“(Westbrook is) a future Hall of Famer, no question,” Oladipo added. “And in order to get that, I’m going to have to put in the work and put in another level that I’ve never worked before.”

He wasn’t kidding. Oladipo overhauled his approach last summer in an effort to reshape his body, focusing particularly on biomechanics and cutting junk out of his diet. Better alignment allowed for more dynamic movement, opening up Oladipo’s game in all phases.

“I knew I needed to change a lot about my body and my mind,” Oladipo told Fansided’s Wes Goldberg in March.

Given his success this past year, it’s no surprise to see Oladipo double down on the things that fueled his breakout year. Within minutes of the Pacers’ Game 7 loss to the Cavaliers, he had already reached out to his trainer, David Alexander, with a simple message: “When do we start? I’m ready to take it to another level.”

It took four seasons, but Oladipo has finally delivered on the promise which led the Magic to draft him second overall in 2013. And at just $21 million per year through 2021, Oladipo’s salary has gone from cautionary tale to one of the best values in the league.

With Oladipo more than living up to his end of the deal, it’s now time for the Pacers’ front office to assemble a team capable of accentuating and enabling his best attributes. That means general manager Kevin Pritchard will have to get a little creative this summer.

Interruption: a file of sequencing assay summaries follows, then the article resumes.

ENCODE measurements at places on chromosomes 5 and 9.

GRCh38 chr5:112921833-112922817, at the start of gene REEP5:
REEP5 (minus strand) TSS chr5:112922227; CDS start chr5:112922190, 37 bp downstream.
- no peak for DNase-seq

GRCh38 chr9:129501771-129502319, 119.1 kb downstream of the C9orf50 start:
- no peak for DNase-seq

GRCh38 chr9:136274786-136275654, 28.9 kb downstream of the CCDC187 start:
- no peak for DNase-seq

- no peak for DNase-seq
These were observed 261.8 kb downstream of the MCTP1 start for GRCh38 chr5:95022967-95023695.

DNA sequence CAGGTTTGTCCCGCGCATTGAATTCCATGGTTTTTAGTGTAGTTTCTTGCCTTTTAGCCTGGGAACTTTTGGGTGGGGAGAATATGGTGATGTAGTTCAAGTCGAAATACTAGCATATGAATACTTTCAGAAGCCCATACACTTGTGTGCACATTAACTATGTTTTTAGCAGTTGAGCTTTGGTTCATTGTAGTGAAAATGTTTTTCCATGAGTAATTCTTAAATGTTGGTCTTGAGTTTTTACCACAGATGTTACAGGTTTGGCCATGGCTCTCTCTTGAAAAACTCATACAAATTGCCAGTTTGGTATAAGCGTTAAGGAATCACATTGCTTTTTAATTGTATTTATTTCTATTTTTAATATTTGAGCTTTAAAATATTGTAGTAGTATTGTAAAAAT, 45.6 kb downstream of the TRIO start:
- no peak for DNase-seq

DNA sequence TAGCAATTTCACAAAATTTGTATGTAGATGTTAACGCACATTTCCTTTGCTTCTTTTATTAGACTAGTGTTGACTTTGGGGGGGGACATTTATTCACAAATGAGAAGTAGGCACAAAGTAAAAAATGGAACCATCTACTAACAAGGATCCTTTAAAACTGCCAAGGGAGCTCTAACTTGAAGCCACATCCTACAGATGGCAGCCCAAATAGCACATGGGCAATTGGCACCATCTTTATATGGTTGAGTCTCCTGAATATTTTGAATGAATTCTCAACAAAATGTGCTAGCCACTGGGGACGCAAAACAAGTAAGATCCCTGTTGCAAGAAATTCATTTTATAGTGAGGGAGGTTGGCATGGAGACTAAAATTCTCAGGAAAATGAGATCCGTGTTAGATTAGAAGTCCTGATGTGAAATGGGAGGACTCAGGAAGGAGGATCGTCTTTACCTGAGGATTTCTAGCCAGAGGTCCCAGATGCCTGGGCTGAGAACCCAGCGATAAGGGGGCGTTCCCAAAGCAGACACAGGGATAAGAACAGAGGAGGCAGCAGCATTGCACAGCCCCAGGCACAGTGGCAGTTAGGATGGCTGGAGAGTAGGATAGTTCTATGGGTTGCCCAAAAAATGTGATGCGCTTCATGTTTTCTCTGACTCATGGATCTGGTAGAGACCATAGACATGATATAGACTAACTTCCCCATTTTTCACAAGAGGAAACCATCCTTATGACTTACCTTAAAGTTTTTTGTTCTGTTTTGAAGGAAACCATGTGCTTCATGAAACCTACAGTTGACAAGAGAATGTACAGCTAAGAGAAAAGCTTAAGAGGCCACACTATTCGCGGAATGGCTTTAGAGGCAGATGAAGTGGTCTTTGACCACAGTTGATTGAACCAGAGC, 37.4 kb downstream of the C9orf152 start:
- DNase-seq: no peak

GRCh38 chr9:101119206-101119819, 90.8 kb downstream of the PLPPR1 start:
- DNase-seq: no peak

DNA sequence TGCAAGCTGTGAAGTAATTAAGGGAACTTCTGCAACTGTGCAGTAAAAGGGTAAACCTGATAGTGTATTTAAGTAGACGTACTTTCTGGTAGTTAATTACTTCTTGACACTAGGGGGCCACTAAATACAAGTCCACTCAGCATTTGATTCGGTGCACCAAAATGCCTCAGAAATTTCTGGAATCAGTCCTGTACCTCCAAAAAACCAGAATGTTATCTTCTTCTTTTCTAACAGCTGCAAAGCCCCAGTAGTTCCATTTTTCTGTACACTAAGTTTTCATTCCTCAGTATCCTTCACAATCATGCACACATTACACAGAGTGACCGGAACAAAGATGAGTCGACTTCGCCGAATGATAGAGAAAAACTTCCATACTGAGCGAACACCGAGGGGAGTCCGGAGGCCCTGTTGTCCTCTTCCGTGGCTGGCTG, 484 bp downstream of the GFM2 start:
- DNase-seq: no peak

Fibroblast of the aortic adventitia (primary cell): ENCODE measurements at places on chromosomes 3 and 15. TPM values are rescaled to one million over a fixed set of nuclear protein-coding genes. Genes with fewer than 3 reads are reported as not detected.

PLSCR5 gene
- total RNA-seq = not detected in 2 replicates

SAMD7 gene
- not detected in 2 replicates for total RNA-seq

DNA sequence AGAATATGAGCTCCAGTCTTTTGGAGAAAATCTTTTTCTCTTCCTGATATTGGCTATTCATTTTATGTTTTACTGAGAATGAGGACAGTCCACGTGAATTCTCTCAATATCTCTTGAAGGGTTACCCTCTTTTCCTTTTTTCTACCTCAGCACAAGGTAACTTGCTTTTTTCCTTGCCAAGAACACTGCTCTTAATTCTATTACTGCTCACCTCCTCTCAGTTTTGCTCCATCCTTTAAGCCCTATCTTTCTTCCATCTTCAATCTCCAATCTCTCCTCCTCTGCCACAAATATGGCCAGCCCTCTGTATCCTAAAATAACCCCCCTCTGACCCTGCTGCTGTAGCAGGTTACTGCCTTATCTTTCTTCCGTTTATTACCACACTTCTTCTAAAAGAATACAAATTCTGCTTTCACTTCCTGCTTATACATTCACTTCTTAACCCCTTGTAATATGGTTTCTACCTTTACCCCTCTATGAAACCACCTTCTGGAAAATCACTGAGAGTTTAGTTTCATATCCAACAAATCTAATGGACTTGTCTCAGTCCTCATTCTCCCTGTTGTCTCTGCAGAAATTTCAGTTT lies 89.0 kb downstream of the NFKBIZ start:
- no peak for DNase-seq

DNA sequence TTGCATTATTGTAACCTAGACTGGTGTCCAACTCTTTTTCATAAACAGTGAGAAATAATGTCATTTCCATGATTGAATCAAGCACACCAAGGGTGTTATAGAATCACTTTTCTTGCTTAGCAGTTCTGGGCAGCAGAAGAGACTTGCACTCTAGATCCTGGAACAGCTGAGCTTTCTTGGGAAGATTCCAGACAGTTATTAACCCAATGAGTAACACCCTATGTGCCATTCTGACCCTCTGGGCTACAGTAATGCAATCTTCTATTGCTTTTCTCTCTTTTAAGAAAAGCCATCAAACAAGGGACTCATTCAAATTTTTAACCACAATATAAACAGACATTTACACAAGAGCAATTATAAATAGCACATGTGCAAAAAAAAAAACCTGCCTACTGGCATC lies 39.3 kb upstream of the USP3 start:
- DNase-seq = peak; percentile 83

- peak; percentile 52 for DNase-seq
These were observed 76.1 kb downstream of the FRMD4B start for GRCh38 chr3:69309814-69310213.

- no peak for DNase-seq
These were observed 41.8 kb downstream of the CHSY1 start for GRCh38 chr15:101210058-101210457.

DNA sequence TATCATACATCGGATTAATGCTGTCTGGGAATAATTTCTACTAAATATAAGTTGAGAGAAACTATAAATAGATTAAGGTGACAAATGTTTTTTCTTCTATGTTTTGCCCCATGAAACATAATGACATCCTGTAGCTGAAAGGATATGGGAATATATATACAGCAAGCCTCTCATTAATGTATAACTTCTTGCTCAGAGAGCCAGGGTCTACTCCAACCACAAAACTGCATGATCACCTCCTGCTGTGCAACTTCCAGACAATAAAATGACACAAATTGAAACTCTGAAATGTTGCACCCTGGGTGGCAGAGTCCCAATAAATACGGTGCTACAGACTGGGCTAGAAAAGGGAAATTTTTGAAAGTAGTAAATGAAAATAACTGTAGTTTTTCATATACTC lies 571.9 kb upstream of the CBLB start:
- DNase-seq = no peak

Reserves Trevor Booker and Glenn Robinson III are unrestricted free agents, Thaddeus Young and Cory Joseph have player options for $13.7 and $7.9 million, respectively, and the Pacers have a team option for another year of Lance Stephenson at just $4.4 million. Everyone else is under contract through at least 2019.

But the Pacers do have lightly used 2017 No. 18 draftee T.J. Leaf at their disposal, as well as both of their picks in this June’s entry draft. The contracts for Darren Collison, Bojan Bogdanovic, and Al Jefferson, each with a cap hold between $10 and $10.5 million all expire after next season and could serve as ballast for an impact trade, but both Collison and Bogdanovic provide important contributions and would be tough to replace.

It’s not inconceivable to think the Pacers could be in play for another roster-altering trade this summer, but the chance of unearthing a reclamation project with Oladipo’s upside is truly expecting lightning to strike twice. The best bet might be continuing to foster the Oladipo-Domantas SabonisMyles Turner core and seeing if more chemistry lifts the team to new heights.

Even if the Pacers’ brass enters a holding pattern this summer, the old narrative surrounding Oladipo has clearly buckled under the weight of his persistent focus on self-improvement and his wealth of experiences, both positive and negative.

Where the Magic and Thunder saw an ill-fitting, expensive investment, the Pacers are primed to continue to reap the benefits of Oladipo’s drive for greatness for the foreseeable future. His breakout season in Year 5 serves as a great reminder to slow bloomers and impatient front offices alike that not all that is seemingly broken is beyond repair.

(Photos courtesy: Getty Images)